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Vlaams Radiokoor

Ein Menschliches Requiem

  • Type CD
  • Label Evil Penguin
  • UPC 0608917723328
  • Catalog number EPRC 0046
  • Release date 11 February 2022
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€ 19.95
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About the album

Come, come a bit closer: there he is, sitting in his study. Look over his shoulder – what is he working on so intensely? Why that sorrowful glance in his youthful eyes? First his mother, then his good friend and mentor Robert Schumann, two people very dear to him were no more...

Johannes Brahms is an icon. When you say Johannes, you know it refers to Brahms. The successor to Beethoven, the sober man who took seriousness very seriously, the chief protagonist of the classical tradition, an intimate friend of the Schumanns.

But how well do we really know Brahms? How close does he let us come to him through his music? In search of the man who was Brahms, through his Requiem and the music of his good friend Robert Schumann.

The death of his mother and his mentor Schumann, two people so close to him marked Brahms – but it also led to the creation of one of his finest works.

Bent over his writing desk, full of sorrow over his loss, Brahms wanted to write music that would nevertheless offer some support: hope for those near him, comfort for the living – and not with a sombre funeral march. Initially, he gave his composition the title Ein menschliches Requiem (A Human Requiem). The monumental composition for orchestra and choir that would become Ein deutsches Requiem (A German Requiem) lies far from that intimate beginning. But Brahms did not forget his initial plan: he even transcribed a version for piano 4 hands, soloists and choir: transparent, intimate, colourful and, most importantly, very personal.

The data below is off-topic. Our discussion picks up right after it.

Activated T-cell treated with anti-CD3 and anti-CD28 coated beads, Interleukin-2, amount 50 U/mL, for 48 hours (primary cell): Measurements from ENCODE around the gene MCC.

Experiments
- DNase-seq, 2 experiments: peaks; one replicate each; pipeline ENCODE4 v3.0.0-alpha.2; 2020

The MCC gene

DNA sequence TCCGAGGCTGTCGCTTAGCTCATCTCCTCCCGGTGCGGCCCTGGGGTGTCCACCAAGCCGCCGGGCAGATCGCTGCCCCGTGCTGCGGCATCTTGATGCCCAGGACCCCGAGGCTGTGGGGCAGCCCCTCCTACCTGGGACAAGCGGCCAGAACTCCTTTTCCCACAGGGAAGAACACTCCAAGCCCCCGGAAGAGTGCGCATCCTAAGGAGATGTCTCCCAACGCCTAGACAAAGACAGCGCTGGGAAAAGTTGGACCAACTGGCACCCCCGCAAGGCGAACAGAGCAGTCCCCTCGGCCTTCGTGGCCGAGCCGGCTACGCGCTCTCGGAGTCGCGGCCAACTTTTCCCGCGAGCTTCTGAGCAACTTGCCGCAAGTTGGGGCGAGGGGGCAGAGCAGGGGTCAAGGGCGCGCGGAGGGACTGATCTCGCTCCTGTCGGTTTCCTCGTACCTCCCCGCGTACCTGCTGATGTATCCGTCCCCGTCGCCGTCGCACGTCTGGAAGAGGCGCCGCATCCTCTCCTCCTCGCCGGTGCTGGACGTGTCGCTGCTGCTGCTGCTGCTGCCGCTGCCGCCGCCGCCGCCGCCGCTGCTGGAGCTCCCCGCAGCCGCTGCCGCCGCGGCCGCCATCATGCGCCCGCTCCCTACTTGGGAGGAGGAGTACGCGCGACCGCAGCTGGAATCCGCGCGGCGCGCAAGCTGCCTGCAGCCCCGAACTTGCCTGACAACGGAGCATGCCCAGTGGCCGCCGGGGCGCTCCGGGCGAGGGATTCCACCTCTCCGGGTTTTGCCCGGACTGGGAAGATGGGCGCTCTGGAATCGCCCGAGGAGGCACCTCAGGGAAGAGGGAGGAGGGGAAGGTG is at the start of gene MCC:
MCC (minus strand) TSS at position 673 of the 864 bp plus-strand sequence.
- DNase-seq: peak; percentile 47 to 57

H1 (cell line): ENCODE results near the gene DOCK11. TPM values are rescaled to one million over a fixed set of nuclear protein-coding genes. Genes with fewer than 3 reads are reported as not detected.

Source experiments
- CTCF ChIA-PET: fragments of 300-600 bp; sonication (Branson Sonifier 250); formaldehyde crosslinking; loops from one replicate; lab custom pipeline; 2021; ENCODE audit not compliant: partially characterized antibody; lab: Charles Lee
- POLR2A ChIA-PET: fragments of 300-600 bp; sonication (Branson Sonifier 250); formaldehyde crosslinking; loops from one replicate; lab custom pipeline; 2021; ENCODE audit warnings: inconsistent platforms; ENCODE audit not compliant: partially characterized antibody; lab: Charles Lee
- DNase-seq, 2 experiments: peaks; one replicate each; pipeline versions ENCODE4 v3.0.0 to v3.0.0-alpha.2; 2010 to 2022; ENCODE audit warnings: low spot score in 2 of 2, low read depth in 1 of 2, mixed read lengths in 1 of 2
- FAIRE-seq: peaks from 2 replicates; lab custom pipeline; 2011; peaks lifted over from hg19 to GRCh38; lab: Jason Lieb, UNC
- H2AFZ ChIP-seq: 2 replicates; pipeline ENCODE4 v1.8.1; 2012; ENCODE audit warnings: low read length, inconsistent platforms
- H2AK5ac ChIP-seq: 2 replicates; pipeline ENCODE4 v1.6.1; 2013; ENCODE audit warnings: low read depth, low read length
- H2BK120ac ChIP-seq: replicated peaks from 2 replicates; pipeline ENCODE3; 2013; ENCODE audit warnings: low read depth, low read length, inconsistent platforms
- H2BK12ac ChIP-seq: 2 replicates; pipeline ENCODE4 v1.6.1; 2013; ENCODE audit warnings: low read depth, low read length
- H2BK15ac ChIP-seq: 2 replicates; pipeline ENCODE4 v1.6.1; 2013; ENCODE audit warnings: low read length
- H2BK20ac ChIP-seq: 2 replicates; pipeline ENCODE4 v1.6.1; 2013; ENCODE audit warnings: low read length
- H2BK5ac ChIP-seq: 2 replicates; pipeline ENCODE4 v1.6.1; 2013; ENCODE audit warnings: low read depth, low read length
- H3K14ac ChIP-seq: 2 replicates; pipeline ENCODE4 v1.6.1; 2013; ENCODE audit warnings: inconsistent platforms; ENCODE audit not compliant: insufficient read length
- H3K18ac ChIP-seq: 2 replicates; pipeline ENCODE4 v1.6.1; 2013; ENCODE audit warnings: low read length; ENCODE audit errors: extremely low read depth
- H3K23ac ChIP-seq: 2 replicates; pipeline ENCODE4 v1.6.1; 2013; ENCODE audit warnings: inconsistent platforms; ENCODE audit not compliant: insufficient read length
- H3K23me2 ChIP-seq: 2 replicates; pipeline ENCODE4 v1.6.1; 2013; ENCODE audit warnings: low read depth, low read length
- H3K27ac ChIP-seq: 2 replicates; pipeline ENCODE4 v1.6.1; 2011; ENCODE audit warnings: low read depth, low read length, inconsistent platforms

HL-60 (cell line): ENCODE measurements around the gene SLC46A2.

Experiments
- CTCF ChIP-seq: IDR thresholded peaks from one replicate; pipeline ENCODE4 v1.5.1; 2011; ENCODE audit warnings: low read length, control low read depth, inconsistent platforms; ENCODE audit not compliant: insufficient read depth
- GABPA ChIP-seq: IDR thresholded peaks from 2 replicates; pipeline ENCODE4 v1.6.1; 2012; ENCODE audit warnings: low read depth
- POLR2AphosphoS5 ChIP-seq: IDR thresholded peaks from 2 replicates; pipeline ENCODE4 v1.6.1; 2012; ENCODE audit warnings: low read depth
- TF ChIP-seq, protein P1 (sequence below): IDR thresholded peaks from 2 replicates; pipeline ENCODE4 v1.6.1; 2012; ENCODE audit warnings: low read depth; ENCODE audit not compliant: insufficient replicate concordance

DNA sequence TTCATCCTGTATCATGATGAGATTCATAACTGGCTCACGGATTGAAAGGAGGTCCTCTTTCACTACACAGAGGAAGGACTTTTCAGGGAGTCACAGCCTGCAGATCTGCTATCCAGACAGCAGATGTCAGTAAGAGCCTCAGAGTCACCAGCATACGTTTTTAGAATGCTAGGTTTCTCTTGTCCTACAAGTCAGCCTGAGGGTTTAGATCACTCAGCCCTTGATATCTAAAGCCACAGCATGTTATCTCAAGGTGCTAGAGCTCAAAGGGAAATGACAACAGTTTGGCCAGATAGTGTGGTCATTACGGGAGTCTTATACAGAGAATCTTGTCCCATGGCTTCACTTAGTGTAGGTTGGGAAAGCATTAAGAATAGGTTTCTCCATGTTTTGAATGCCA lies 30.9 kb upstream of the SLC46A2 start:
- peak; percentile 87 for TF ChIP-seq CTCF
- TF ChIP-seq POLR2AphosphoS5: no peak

In search of the man who was Brahms, we weave some childhood memories of his good friend Schumann in between the movements of the Requiem. In his Kinderszenen (Scenes from Childhood), Schumann in turn combined various short works that were close to his heart and through which he thought back, filled with nostalgia, to his own childhood.

Brahms wanted to write music that would offer some support: hope for those near him, comfort for the living – and not with a sombre funeral march. Initially, he gave his composition the title Ein menschliches Requiem (A Human Requiem). The monumental composition for orchestra and choir that would become Ein deutsches Requiem (A German Requiem) lies far from that intimate beginning. But Brahms did not forget his initial plan: he even transcribed a version for piano 4 hands, soloists and choir: transparent, intimate, colourful and, most importantly, very personal. In search of the man who was Brahms, we weave some childhood memories of his good friend Schumann in between the movements of the Requiem: his Kinderszenen (Scenes from Childhood).

Excellent Reviews Of Winterreise By Thomas Oliemans And Bert Van Den Brink

02-08-2006

image "One would think that the illustrious Winterreisen which sounded there (in the Concertgebouw) would burden this performance. But it didn't because this interpertation of Winterreise was played and sung (without scores by the way) so spontanious and above all: so earthly." -Mischa Spel, NR "Thomas Oliemans ...put himself on the map as a Liedsinger to take into account." - Bela Luttmer, Volkskrant

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